|IMMEDIATE RELEASE||May 13, 1998||(703)697-5737(public/industry)|
The Department of Defense today announced the reorganization of its headquarters element overseeing command, control, communications and intelligence (C3I) functions. The new office structure will enable the Department to better address today's defense information and intelligence issues, such as information assurance, infrastructure protection, spectrum allocation, Year 2000 computer conversion, and electronic commerce. It will also position the Department to achieve its goal of information superiority.
In keeping with the objectives of the Defense Reform Initiative to streamline the office of the secretary of Defense, this newly structured office will assume responsibilities for several new functions including space-related matters, oversight of the Defense Airborne Reconnaissance program, and defense aspects of critical infrastructure protection.
The C3I office will be directed by an assistant secretary of Defense (C3I) who will also carry out the legislatively mandated functions of chief information officer for the Department of Defense. The ASD (C3I) will be supported by a principal deputy and four deputy assistant secretaries of Defense (C3I):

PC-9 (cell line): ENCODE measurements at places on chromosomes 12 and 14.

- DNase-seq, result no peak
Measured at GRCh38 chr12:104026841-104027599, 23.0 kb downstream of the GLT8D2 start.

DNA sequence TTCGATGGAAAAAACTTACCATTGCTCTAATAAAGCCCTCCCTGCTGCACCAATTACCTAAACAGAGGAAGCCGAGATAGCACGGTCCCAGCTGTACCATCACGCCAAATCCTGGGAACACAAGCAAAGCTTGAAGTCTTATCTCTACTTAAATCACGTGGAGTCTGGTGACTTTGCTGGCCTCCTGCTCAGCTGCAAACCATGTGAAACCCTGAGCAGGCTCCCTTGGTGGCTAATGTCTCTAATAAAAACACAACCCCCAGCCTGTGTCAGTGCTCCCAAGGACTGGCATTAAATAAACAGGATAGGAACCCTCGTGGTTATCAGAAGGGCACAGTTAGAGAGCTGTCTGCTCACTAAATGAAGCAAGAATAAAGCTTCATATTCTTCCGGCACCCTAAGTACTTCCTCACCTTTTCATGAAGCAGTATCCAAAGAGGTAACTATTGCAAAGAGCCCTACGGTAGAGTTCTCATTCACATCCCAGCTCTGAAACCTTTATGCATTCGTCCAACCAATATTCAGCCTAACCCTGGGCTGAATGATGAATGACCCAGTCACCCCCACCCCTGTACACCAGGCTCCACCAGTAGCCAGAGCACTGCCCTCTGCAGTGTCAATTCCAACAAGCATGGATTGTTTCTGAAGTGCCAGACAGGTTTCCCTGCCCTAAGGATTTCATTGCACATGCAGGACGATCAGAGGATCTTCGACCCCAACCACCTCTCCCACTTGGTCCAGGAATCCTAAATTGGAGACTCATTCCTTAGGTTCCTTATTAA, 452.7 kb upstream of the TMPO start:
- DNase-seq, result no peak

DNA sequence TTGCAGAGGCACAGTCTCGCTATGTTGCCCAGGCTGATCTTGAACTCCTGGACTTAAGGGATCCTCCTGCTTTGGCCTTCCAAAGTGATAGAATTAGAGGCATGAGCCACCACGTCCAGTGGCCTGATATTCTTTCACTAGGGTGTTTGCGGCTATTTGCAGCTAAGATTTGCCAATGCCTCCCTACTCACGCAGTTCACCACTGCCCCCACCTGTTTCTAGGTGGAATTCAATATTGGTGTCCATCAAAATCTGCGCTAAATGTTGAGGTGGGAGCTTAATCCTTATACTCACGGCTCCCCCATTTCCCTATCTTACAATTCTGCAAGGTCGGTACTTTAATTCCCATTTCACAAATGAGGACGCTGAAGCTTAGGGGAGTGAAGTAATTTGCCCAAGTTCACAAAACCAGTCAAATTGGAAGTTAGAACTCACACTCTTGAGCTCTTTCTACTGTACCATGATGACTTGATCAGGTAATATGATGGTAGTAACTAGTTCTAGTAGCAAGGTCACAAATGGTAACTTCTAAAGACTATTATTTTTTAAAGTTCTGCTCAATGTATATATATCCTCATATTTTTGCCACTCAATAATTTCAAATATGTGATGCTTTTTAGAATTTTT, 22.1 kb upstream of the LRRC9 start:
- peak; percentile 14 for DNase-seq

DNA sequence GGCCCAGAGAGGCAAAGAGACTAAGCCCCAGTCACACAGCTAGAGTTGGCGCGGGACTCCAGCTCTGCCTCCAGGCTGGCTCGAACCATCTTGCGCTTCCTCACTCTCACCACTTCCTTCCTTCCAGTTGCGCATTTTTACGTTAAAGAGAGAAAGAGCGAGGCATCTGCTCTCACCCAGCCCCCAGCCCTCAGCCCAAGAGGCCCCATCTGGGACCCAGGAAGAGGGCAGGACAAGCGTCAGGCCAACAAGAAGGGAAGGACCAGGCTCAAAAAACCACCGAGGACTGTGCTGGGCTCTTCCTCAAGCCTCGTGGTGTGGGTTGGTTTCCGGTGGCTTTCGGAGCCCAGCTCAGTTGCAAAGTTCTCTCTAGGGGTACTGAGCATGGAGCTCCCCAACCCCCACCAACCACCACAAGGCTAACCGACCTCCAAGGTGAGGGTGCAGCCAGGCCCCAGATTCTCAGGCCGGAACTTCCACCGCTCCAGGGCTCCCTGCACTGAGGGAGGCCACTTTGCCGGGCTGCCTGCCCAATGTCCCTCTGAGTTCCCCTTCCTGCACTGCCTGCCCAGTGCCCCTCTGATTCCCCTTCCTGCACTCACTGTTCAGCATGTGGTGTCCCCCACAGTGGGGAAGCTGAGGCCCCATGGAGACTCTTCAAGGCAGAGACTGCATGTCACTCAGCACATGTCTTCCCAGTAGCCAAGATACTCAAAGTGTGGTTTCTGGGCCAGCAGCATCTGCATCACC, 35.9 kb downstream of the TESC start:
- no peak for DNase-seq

Integration. This office will also oversee space policy and allocation policy for DoD use of the electromagnetic spectrum.
Arthur L. Money is currently overseeing the operation of the C3I organization in his capacity as senior civilian official for the office of the assistant secretary of Defense (C3I) and DoD chief information officer. The following individuals will serve initially in an acting capacity in the new organization:
This organization will report directly to the secretary and deputy secretary of Defense and will exercise oversight over six Defense agencies: the Defense Intelligence Agency, the Defense Information Systems Agency, the Defense Security Service, the National Imagery and Mapping Agency, the National Reconnaissance Office, and the National Security Agency.
The new organization is expected to be initially in place by June 1, 1998.